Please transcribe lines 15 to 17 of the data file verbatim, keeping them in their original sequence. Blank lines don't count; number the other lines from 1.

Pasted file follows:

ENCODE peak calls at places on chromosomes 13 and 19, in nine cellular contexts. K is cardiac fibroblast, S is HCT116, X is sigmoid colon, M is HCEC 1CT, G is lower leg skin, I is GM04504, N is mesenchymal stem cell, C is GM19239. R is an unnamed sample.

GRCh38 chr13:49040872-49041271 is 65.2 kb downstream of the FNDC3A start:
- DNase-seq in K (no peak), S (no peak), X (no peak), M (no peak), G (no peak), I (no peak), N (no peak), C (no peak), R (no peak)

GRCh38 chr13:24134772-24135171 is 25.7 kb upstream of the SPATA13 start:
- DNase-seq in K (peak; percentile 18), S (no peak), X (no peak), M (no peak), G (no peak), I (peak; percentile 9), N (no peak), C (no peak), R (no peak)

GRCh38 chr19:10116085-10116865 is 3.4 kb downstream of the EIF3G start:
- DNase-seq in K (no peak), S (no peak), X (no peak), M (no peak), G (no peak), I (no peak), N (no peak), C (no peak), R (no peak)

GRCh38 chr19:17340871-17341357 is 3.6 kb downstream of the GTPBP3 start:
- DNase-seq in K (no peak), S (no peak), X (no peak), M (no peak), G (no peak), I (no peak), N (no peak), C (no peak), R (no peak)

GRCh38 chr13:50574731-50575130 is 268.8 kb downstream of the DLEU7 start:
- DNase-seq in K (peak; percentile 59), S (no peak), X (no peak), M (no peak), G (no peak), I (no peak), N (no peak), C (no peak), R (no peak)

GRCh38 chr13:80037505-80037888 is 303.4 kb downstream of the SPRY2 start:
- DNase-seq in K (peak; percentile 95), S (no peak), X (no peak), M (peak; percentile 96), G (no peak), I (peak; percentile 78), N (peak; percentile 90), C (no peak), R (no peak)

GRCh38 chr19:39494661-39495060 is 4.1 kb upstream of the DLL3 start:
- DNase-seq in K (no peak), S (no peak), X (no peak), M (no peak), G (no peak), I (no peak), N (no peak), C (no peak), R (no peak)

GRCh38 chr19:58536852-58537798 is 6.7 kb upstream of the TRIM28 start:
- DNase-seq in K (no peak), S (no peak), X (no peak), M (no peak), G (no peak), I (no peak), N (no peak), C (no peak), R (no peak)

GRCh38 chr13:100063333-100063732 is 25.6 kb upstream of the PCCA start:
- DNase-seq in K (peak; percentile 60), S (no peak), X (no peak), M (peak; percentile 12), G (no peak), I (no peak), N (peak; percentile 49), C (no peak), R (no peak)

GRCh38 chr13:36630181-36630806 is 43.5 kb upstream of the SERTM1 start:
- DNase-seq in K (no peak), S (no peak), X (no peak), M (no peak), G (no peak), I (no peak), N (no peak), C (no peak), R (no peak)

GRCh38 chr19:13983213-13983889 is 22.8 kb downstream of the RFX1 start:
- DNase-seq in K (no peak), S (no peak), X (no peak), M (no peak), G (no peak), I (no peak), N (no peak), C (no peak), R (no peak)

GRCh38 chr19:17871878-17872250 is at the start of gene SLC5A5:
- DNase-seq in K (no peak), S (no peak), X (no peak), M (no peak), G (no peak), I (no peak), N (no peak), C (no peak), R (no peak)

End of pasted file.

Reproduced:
- DNase-seq in K (no peak), S (no peak), X (no peak), M (no peak), G (no peak), I (no peak), N (no peak), C (no peak), R (no peak)

GRCh38 chr19:58536852-58537798 is 6.7 kb upstream of the TRIM28 start:
- DNase-seq in K (no peak), S (no peak), X (no peak), M (no peak), G (no peak), I (no peak), N (no peak), C (no peak), R (no peak)